Just before Steve Jobs stepped down as CEO in August 2011, Apple became the world’s most valuable company.
Job’s was a brilliant creative entrepreneur. His fierce desire to create an enduring company that would change the world combined with his relentless pursuit of perfection did, in fact, allow him make his “dent in the universe.” Jobs revolutionized six industries: personal computers, animated movies, music, phones, tablets/apps, and digital publishing. Without Steve, the world would be a much different place.
So what does the founder of a revolutionary, multi-billion dollar global corporation have to do with your smaller, not-quite-so-iconic business? What could he possibly have to teach you about conserving resources?
Quite a lot, actually. Let’s not forget that all entrepreneurs must start somewhere, and for Jobs, that somewhere was his parents’ Palo Alto garage. It seems almost farcical now (or perhaps fated), but Apple was born from $1,300 in working capital, the design for a printed circuit board, and a plan. It was run by two college drop-outs, one a long-haired, bare-footed hippie-type and the other a sweet but socially-awkward naïf.
The two Steves (Jobs and Wozniak) started from the garage ground up, too. From them you can learn how to be industrious and resourceful, making the most of your time, technology, and personnel. You don’t have access to the same resources as a corporate giant like Apple, but you don’t have to feel like you’re lacking anymore!
Simply follow these steps:
In the beginning, all Jobs had was Woz. And that was enough. Jobs made it his habit to surround himself with the crème-de-la-crème, or as he dubbed them, A-plus players, over the course of his career. He demanded the impossible, and his top employees usually gave it to him thanks to something they liked to call his “reality distortion field.” Jobs had a mesmerizing ability to bend reality to his will. He used a befuddling concoction of charm, will power, and the resolute belief that the rules of the universe didn’t apply to him to inspire his people. They couldn’t help but believe in his vision—and make it come true.
It was the reality distortion field that compelled Woz to design Atari’s Breakout game in 4 days, a dazzling feat of engineering that should have taken months. It was the reality distortion field that pushed the original Macintosh team to re-imagine personal computing, changing the course of history.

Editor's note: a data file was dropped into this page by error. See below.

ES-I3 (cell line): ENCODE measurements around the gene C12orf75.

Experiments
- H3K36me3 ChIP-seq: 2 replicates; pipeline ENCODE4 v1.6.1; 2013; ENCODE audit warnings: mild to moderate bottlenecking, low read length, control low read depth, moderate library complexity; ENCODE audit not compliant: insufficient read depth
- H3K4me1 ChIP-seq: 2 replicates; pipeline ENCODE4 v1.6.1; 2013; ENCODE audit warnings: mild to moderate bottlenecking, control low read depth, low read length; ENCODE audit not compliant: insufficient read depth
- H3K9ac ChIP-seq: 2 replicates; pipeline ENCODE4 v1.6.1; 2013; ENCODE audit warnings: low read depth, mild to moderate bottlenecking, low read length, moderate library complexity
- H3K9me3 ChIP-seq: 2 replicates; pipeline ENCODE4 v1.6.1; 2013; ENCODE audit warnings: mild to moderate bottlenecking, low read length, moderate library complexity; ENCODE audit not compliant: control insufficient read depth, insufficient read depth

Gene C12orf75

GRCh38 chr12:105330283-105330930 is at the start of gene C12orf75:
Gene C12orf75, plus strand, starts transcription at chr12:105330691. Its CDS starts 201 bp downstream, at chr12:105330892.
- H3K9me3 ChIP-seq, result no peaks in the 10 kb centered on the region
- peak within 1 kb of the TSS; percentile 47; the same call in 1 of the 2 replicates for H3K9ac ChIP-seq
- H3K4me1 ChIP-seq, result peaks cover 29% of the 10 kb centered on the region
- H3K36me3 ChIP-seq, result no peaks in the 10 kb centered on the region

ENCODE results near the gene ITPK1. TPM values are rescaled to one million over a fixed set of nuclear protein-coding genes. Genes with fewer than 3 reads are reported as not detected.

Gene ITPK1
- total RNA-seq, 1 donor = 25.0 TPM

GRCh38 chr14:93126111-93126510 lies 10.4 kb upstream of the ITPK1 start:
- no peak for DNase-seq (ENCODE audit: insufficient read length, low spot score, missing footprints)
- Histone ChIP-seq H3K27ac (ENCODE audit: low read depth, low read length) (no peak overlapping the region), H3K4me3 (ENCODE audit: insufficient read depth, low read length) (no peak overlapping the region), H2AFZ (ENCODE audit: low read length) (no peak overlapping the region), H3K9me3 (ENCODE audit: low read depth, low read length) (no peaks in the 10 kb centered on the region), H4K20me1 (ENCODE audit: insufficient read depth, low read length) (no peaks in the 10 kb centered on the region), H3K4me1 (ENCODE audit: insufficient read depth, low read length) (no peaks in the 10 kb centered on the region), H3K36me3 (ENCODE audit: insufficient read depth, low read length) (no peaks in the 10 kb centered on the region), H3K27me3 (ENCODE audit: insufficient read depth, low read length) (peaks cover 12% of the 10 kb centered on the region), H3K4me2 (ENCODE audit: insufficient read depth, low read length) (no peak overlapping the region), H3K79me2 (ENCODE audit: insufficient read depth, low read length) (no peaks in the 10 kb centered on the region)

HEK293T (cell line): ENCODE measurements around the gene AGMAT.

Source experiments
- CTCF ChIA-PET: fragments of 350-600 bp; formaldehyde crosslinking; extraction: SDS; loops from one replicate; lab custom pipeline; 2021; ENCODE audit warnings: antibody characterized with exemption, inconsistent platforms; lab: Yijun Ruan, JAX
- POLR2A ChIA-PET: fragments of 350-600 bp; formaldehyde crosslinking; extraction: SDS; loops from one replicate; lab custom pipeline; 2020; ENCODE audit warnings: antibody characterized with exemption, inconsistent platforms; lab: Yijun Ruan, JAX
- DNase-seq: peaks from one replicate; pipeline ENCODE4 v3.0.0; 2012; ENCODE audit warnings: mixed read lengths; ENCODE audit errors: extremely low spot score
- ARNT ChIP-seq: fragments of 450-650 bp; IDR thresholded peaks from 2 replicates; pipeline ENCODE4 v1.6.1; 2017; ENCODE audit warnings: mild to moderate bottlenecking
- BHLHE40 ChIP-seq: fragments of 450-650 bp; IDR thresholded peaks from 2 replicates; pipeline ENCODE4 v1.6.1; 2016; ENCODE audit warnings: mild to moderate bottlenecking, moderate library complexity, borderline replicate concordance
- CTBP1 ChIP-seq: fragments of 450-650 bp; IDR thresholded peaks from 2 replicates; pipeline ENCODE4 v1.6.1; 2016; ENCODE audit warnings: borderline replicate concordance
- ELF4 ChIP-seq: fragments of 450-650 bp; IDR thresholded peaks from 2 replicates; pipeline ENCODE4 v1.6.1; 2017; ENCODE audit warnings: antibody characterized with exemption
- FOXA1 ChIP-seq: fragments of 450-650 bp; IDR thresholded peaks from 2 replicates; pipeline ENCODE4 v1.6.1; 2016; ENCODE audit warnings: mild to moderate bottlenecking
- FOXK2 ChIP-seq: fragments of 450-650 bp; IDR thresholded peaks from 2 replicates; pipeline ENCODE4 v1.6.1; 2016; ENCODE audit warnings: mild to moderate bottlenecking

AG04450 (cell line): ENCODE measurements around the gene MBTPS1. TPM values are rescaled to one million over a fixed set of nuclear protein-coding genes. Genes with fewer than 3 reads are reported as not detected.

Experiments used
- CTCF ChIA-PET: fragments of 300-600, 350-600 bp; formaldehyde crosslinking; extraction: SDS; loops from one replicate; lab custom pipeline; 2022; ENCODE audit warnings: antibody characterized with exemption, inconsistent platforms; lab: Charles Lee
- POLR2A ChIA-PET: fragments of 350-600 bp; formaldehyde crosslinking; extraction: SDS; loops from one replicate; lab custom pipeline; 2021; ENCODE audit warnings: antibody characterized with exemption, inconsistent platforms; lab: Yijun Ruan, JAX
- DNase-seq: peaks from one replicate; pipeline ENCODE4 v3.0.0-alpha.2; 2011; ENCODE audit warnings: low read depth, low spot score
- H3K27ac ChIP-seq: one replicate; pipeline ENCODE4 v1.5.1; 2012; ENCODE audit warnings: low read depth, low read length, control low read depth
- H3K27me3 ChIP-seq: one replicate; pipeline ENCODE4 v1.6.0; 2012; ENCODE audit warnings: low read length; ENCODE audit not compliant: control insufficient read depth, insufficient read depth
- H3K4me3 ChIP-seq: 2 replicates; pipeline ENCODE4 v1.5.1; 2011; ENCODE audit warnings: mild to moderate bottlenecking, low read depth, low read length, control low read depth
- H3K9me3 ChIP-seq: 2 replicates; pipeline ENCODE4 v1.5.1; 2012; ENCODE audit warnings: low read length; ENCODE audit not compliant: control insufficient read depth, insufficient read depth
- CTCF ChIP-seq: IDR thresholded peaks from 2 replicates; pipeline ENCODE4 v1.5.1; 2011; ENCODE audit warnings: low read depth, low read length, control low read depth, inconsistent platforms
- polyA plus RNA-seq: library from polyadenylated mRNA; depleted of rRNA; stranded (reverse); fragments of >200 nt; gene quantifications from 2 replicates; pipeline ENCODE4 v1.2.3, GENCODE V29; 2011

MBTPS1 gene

The lesson here is that one exceptional employee is worth more than 10 mediocre ones. Cut payroll costs by amping up your hiring process. It won’t do much good to know what your prospective employees have done in the past; what you’ll need to test, instead, is their ability to do the work the position calls for. If you’re hiring for a sales position, for example, ask the applicant to perform a mock sales call. If you’re hiring a copywriter, ask that person to write a blog post about a relevant topic.
Once you have your team in place, give them plenty of extrinsic inspiration to achieve greatness. This can come in the form of praise, promotions, or meaningful work.
Jobs possessed masterful focus. When he finally made his way back to a floundering Apple after being ousted years before, he pulled it back it from the brink of bankruptcy. He trained his laser-beam concentration, first, on Apple’s product line. He asked the multitude of product teams to present their work and justify going ahead with their projects.
The review revealed confused strategy and multiple versions of dozens of products. After a few weeks of this inanity, Steve had had enough. He started slashing projects and people mercilessly. Then he drew a grid on a whiteboard, cutting right to the heart of the problem. He labeled one axis Consumer and Pro and the other Desktop and Portable. Your job is to make four great products, one for each quadrant, he said. Simplicity was the mantra Steve lived by.